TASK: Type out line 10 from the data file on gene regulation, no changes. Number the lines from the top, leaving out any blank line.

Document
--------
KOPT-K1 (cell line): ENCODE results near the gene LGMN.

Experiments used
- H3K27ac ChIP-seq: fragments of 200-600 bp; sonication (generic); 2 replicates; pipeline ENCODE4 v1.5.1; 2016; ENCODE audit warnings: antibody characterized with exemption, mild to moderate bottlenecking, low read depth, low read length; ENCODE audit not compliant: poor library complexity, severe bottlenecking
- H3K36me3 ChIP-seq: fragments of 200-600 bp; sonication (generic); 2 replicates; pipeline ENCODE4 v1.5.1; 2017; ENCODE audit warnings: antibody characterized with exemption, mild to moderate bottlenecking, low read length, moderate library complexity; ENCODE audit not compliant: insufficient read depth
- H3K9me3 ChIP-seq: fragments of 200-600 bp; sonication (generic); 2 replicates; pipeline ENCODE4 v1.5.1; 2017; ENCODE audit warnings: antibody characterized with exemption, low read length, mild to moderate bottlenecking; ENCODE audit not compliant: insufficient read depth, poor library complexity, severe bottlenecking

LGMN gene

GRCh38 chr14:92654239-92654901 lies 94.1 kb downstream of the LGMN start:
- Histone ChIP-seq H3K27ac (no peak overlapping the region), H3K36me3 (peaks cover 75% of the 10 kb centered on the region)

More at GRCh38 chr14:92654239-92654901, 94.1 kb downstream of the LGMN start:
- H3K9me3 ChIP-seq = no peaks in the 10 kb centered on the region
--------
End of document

- H3K9me3 ChIP-seq = no peaks in the 10 kb centered on the region